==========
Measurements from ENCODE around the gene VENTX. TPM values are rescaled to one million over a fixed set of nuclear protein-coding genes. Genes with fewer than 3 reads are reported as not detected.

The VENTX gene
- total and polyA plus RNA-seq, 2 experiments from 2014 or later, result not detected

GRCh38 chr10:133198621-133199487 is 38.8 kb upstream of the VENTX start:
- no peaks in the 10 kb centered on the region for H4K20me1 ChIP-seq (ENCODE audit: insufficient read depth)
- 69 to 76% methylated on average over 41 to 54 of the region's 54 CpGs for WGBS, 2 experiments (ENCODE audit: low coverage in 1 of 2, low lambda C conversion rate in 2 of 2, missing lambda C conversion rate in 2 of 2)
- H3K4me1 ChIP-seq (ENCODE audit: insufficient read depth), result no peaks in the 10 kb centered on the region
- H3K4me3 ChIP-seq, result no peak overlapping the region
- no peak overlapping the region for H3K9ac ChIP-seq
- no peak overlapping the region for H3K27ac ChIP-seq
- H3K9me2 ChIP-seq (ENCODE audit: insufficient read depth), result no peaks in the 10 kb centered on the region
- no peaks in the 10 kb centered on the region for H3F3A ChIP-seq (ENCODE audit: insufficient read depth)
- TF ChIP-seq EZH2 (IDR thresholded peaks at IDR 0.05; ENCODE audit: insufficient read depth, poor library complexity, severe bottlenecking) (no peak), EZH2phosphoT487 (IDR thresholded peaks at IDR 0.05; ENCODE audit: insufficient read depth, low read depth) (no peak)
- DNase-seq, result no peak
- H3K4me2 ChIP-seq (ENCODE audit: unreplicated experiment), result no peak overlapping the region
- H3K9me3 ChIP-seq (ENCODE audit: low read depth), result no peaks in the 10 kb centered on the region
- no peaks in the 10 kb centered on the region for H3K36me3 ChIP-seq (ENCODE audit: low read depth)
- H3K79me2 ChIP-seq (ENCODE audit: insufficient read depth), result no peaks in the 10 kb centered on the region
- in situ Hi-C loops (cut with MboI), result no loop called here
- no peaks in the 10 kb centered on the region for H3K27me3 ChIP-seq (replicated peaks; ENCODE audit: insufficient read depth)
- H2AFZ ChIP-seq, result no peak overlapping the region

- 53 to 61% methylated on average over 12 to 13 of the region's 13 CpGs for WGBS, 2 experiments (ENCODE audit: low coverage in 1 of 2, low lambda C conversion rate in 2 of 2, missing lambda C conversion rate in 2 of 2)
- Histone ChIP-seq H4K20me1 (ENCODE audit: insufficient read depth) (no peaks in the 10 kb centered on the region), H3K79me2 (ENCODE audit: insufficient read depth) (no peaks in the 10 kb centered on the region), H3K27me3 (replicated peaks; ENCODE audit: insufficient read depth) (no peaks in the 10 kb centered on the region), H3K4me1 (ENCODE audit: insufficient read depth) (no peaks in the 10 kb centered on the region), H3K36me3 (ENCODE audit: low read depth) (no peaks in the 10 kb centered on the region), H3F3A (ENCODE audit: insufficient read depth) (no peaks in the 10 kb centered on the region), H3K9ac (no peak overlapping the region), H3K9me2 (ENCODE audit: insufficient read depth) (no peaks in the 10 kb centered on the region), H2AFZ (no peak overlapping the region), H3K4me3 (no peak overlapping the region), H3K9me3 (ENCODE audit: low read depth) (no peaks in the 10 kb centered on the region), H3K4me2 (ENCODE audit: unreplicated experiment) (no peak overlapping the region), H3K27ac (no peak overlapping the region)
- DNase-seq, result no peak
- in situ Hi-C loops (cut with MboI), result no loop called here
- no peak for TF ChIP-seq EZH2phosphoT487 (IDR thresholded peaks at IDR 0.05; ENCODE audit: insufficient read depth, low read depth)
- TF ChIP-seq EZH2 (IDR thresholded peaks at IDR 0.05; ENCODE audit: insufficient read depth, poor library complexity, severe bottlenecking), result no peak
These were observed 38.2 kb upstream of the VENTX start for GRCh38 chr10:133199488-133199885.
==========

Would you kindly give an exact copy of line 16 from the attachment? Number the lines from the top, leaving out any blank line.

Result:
- H3K9me3 ChIP-seq (ENCODE audit: low read depth), result no peaks in the 10 kb centered on the region